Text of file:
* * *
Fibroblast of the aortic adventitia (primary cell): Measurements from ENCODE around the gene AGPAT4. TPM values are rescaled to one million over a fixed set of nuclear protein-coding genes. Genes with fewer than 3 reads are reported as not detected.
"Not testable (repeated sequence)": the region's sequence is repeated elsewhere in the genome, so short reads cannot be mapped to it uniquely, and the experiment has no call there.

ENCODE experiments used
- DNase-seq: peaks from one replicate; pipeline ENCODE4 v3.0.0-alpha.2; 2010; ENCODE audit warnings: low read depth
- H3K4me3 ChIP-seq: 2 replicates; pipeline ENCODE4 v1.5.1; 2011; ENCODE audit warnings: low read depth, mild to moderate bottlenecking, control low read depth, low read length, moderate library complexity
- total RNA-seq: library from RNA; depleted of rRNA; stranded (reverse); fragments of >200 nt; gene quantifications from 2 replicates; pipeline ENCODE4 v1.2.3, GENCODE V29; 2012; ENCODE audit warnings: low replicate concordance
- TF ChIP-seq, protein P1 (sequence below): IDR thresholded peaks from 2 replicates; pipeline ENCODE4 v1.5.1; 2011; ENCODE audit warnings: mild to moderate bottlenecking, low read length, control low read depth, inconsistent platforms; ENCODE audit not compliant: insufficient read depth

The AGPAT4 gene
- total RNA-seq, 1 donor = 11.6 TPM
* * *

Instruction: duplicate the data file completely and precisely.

Fibroblast of the aortic adventitia (primary cell): Measurements from ENCODE around the gene AGPAT4. TPM values are rescaled to one million over a fixed set of nuclear protein-coding genes. Genes with fewer than 3 reads are reported as not detected.
"Not testable (repeated sequence)": the region's sequence is repeated elsewhere in the genome, so short reads cannot be mapped to it uniquely, and the experiment has no call there.

ENCODE experiments used
- DNase-seq: peaks from one replicate; pipeline ENCODE4 v3.0.0-alpha.2; 2010; ENCODE audit warnings: low read depth
- H3K4me3 ChIP-seq: 2 replicates; pipeline ENCODE4 v1.5.1; 2011; ENCODE audit warnings: low read depth, mild to moderate bottlenecking, control low read depth, low read length, moderate library complexity
- total RNA-seq: library from RNA; depleted of rRNA; stranded (reverse); fragments of >200 nt; gene quantifications from 2 replicates; pipeline ENCODE4 v1.2.3, GENCODE V29; 2012; ENCODE audit warnings: low replicate concordance
- TF ChIP-seq, protein P1 (sequence below): IDR thresholded peaks from 2 replicates; pipeline ENCODE4 v1.5.1; 2011; ENCODE audit warnings: mild to moderate bottlenecking, low read length, control low read depth, inconsistent platforms; ENCODE audit not compliant: insufficient read depth

The AGPAT4 gene
- total RNA-seq, 1 donor = 11.6 TPM